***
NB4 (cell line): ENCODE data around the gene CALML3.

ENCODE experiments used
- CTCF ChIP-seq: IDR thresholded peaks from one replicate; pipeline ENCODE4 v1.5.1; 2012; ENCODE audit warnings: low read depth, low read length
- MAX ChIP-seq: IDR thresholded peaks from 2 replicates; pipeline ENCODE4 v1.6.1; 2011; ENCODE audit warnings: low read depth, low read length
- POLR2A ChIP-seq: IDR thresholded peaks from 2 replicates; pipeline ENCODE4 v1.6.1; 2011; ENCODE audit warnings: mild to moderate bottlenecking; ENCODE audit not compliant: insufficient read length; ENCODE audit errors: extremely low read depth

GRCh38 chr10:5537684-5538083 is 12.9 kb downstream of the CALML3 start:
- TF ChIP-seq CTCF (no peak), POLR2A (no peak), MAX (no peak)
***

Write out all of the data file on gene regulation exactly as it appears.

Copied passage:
NB4 (cell line): ENCODE data around the gene CALML3.

ENCODE experiments used
- CTCF ChIP-seq: IDR thresholded peaks from one replicate; pipeline ENCODE4 v1.5.1; 2012; ENCODE audit warnings: low read depth, low read length
- MAX ChIP-seq: IDR thresholded peaks from 2 replicates; pipeline ENCODE4 v1.6.1; 2011; ENCODE audit warnings: low read depth, low read length
- POLR2A ChIP-seq: IDR thresholded peaks from 2 replicates; pipeline ENCODE4 v1.6.1; 2011; ENCODE audit warnings: mild to moderate bottlenecking; ENCODE audit not compliant: insufficient read length; ENCODE audit errors: extremely low read depth

GRCh38 chr10:5537684-5538083 is 12.9 kb downstream of the CALML3 start:
- TF ChIP-seq CTCF (no peak), POLR2A (no peak), MAX (no peak)